The Order also established the DCFO position as the operational position that will oversee the FOIA program and take meaningful actions to improve the quality, capacity, efficiency, and consistency of the work performed by the FOIA offices.  The Department has made the DCFO a career Senior Executive Service (SES) position to ensure that the DCFO will have the necessary visibility and authority within the Department to accomplish the mission of modernizing the Department’s FOIA program.  In my capacity as Acting DCFO, I am initiating a broad effort to improve the organization and governance of the Department’s FOIA program that includes:

  • Conducting a baseline assessment of budget, staffing, workload, and processes and technology utilized by the FOIA office;
  • Analyzing the baseline data to identify needed improvements and organizational changes;
  • Issuing Department-wide standard operating procedures and other needed governing policies;
  • Establishing uniform position descriptions and performance standards for FOIA Officers and FOIA professionals  and setting appropriate pay grades;
  • Establishing hiring requirements for the bureaus to ensure adequate staffing levels and top quality hires;
  • Creating a reporting structure between the Departmental FOIA Office and the bureau FOIA offices to ensure that there is adequate oversight and accountability over FOIA programs;
  • Creating a robust training program for FOIA officers and FOIA professionals; and,
  • Obtaining and deploying modern and reliable technology for FOIA request tracking and case management, as well as tools for search and collection and document review.

I am proud to lead this important initiative to improve the Department’s ability to meet its obligations under the FOIA.  I also appreciate the consistent bi-partisan interest of Congress in the FOIA and welcome any insights Members of the Committee may have to assist the Department in meeting this important goal.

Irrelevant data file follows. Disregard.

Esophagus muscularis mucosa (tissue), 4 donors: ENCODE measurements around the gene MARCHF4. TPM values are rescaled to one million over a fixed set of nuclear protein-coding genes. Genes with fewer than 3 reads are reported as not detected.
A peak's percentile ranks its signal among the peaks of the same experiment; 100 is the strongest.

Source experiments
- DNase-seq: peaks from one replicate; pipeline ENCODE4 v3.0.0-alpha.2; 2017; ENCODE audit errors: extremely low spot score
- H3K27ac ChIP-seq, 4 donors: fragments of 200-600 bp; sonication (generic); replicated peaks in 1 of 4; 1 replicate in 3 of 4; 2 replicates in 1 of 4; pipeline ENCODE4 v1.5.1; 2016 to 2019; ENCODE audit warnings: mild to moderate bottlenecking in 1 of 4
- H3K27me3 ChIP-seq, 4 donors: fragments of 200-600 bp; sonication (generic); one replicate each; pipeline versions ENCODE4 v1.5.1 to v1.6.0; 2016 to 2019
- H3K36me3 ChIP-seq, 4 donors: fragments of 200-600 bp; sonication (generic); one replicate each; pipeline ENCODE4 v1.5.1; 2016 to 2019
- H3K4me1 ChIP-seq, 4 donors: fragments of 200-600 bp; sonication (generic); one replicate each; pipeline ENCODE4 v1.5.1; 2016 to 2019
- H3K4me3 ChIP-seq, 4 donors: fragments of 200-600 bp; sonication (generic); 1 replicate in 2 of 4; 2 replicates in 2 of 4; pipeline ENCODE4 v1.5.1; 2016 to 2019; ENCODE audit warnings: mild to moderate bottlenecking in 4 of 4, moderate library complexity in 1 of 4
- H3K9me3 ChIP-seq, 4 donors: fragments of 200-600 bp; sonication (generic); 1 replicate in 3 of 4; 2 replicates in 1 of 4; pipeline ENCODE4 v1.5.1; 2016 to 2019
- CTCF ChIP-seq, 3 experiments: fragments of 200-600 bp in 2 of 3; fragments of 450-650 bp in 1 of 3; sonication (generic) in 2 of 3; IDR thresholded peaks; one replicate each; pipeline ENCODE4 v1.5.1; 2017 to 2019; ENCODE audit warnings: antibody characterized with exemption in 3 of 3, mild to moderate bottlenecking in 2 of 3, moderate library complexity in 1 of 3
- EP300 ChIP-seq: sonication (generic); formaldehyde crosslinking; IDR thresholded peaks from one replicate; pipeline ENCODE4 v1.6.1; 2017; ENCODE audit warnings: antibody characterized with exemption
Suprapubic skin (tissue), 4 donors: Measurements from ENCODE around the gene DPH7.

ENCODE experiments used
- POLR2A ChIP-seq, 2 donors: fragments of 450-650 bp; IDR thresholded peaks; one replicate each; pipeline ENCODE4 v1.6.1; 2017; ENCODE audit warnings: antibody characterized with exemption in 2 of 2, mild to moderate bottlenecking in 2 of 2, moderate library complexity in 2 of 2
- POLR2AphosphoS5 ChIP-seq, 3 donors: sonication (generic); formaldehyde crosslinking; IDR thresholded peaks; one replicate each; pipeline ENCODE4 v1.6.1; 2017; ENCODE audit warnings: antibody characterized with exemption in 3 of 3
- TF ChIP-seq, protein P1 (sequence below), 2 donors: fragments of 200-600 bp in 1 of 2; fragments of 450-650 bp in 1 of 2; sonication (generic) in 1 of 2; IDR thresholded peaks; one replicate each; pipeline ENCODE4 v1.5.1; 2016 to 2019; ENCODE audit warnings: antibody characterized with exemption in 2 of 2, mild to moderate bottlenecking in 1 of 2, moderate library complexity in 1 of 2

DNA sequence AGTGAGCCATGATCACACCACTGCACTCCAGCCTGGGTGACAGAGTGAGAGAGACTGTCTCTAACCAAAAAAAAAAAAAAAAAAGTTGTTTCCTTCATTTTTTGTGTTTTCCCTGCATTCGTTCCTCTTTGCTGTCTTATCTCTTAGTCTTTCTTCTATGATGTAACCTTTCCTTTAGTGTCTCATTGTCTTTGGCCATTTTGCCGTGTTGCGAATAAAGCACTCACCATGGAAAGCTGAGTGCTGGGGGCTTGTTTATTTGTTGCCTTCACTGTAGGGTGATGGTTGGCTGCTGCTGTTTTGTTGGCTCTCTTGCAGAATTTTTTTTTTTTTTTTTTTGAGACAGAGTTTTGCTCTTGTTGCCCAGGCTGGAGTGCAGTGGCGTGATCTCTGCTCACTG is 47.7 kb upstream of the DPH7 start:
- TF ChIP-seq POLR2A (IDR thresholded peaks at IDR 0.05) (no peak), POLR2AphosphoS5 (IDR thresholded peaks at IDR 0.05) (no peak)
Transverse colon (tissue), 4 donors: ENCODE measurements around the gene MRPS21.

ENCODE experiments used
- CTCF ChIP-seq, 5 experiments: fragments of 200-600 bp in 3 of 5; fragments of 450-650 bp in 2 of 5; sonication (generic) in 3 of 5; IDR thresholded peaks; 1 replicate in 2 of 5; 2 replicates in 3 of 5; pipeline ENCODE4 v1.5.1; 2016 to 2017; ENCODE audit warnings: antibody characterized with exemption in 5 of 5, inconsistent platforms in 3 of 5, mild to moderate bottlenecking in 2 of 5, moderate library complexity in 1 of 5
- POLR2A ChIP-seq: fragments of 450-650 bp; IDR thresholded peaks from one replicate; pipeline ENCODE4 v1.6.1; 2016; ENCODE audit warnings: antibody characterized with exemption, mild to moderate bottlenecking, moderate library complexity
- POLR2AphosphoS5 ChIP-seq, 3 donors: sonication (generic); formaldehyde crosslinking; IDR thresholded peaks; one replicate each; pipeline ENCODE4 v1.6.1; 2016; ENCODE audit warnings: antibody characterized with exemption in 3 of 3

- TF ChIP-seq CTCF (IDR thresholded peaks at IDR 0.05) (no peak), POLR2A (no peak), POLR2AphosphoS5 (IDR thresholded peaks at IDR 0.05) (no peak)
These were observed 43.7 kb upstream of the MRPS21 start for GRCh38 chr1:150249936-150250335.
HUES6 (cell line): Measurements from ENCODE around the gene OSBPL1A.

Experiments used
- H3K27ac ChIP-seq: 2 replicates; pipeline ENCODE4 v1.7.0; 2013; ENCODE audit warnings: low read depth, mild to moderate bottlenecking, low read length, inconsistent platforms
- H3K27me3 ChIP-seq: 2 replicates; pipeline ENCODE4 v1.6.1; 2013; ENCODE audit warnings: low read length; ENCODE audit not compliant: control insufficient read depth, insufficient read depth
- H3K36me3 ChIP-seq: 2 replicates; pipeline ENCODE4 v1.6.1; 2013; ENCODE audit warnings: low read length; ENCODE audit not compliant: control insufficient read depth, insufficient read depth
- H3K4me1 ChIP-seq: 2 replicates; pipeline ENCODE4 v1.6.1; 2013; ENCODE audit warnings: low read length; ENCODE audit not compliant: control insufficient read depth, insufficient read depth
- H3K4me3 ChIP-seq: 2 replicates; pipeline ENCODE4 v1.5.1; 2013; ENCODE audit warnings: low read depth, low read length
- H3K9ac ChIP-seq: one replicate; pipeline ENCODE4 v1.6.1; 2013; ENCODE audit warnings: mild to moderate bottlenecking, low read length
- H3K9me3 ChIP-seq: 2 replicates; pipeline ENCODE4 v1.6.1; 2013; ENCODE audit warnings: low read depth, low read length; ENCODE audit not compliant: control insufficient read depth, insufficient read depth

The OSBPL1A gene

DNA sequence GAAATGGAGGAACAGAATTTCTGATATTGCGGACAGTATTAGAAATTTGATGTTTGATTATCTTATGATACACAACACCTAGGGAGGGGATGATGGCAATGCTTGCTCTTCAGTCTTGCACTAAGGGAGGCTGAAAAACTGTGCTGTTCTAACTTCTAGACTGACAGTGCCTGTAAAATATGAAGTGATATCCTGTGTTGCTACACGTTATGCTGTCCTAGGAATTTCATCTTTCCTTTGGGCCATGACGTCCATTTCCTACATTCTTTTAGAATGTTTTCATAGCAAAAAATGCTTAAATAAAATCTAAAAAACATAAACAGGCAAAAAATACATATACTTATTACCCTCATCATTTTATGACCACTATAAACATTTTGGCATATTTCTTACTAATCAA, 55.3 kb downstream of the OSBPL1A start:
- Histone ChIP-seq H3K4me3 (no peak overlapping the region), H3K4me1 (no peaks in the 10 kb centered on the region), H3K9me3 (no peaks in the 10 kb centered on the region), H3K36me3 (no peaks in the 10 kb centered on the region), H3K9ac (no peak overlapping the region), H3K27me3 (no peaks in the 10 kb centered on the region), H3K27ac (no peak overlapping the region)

Before I conclude my remarks, I would like to address an issue in which the Committee has expressed a particular interest—namely the recent changes Interior has proposed to its FOIA regulations.  The Department is carefully considering the more than 65,000 comments it received in response to the Notice of Proposed Rulemaking and my discussion of the proposed rule is not a waiver of the Department’s deliberative process privilege as to our consideration of those comments and likely formulation of the final rule.  With that caveat, I want to explain the purpose and address the content of the proposed rule.

Although the Department is dedicating increased resources to improving its FOIA program in the ways I have described, it must also take steps to make its FOIA processing procedures more efficient and focused on meeting its statutory obligations.  The proposed amendments to the FOIA regulations are a relatively small, but important step in that effort.

Unfortunately, misleading claims have been made about the proposed rule.  Some of these claims inaccurately describe the proposed changes.  Others exaggerate the negative impact the changes would have on the FOIA requester community and ascribe the worst possible motivations to the Department.  The press accounts I have seen also overlook aspects of the proposed changes that clearly benefit the FOIA requester community.  That is unfortunate because these types of claims distort the important dialogue that needs to occur between the Department and the FOIA requester community to inform the agency’s final rulemaking.